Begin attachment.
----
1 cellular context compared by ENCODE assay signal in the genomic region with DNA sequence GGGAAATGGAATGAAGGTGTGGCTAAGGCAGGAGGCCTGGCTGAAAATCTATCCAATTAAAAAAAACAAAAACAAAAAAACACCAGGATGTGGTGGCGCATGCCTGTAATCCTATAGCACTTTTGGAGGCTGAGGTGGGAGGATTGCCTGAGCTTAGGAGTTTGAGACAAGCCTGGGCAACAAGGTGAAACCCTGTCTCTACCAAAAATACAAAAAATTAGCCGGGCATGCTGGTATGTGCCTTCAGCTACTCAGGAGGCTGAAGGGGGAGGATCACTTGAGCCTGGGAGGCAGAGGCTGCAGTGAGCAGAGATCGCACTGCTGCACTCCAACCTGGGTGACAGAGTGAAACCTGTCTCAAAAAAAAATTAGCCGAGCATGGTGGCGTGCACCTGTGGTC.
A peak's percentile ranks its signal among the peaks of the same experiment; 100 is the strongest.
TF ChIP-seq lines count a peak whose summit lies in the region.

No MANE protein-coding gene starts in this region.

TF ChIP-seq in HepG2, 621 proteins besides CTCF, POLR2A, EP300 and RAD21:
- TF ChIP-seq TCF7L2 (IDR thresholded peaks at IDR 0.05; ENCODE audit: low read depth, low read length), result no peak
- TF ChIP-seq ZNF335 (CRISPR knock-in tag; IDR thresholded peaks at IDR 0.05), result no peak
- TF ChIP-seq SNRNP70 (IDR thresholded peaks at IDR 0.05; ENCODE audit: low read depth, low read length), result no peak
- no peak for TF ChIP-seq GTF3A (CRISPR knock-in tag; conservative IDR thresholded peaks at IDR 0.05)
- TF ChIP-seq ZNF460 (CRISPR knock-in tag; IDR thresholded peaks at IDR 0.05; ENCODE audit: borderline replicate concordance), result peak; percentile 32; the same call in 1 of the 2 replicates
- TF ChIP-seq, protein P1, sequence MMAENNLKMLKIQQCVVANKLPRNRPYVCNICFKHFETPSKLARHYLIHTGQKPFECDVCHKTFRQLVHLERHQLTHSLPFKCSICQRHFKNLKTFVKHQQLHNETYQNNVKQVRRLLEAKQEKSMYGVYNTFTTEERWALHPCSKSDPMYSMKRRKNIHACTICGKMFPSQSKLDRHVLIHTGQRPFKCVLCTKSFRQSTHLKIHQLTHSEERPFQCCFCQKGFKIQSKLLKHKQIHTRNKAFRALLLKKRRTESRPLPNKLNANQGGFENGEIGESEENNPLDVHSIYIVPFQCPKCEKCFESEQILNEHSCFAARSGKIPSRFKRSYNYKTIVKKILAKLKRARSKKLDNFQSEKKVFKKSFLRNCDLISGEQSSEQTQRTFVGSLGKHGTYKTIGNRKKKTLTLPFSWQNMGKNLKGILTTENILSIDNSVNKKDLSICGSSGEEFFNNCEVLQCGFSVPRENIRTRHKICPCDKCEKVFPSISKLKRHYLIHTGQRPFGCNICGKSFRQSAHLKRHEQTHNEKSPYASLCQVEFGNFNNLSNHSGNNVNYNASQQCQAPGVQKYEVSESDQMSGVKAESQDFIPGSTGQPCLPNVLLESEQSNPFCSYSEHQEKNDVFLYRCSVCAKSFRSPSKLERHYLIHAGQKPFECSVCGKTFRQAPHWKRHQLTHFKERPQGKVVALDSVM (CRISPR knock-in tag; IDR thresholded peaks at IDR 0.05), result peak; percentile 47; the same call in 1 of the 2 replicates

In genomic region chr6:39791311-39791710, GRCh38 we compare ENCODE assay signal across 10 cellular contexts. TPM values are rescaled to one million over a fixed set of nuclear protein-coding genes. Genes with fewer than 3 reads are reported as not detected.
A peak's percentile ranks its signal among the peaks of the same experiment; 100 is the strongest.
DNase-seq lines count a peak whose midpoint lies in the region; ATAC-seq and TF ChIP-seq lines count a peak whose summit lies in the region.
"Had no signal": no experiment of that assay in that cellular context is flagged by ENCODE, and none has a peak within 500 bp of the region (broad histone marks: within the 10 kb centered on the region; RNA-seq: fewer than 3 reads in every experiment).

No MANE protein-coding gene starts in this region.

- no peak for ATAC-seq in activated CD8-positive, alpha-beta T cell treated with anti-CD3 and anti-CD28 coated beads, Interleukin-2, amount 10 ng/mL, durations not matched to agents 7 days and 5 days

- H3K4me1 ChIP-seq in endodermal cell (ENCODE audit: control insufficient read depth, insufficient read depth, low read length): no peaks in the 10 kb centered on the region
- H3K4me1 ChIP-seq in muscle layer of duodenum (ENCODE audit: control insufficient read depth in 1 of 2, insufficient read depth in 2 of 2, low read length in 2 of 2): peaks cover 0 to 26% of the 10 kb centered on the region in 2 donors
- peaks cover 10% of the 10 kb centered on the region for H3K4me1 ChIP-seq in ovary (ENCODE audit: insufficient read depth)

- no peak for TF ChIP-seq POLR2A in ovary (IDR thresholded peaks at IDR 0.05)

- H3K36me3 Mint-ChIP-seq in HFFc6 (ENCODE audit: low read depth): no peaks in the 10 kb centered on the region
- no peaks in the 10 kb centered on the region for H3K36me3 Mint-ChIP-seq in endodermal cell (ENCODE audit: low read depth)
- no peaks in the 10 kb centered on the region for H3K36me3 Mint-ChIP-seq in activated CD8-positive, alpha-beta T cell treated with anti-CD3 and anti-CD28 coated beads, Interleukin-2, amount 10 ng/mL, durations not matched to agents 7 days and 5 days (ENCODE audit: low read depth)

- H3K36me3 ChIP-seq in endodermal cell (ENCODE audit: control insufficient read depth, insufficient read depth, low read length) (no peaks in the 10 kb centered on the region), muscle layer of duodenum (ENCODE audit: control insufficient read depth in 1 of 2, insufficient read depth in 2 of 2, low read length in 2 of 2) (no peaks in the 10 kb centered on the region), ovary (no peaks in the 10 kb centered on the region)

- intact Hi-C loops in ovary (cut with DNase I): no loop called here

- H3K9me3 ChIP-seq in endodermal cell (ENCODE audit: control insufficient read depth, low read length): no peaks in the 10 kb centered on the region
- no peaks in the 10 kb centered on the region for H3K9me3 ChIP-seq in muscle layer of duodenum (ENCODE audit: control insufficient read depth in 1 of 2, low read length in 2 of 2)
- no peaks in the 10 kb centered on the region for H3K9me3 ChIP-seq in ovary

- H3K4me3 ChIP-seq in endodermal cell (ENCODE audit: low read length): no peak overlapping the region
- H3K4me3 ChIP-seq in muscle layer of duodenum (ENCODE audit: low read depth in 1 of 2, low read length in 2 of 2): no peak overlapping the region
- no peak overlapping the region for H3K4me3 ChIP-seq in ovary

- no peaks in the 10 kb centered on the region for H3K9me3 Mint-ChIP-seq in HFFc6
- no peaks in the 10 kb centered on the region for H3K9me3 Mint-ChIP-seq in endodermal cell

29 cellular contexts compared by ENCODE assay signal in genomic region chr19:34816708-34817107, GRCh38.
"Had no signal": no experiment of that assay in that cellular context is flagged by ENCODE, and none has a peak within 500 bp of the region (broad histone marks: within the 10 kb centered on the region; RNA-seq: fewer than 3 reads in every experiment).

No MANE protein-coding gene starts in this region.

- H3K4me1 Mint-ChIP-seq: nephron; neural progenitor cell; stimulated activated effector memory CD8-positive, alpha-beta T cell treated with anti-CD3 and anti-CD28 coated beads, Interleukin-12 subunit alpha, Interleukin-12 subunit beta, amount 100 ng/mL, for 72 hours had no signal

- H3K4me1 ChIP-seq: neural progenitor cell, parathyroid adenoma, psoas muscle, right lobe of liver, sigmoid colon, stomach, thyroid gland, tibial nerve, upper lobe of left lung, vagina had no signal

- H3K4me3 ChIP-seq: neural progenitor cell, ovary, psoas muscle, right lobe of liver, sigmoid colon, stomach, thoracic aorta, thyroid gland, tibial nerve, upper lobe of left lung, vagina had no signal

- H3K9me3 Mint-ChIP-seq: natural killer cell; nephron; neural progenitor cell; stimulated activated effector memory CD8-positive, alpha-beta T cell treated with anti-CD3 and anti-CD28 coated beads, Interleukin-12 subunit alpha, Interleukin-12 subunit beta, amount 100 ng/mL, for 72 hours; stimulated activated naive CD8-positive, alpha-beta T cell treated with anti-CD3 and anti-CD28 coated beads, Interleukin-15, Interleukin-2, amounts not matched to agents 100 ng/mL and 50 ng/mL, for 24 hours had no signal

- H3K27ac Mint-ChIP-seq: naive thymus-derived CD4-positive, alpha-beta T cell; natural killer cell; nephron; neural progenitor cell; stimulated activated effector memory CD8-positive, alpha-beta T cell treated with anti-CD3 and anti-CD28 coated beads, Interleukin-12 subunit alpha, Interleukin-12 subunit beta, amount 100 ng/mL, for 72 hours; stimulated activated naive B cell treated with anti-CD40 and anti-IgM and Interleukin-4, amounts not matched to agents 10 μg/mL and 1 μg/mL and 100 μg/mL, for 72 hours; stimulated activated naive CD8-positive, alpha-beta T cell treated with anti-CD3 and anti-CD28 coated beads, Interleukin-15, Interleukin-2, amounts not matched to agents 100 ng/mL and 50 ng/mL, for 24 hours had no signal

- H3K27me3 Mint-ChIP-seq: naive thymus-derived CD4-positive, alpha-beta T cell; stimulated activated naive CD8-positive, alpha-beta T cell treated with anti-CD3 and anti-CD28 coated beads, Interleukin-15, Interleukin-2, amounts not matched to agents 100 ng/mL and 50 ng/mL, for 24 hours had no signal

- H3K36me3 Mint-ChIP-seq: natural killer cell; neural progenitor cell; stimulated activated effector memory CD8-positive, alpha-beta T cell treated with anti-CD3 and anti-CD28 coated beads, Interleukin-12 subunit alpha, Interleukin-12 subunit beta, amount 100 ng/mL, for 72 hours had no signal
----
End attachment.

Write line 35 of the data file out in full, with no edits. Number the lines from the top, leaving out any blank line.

29 cellular contexts compared by ENCODE assay signal in genomic region chr19:34816708-34817107, GRCh38.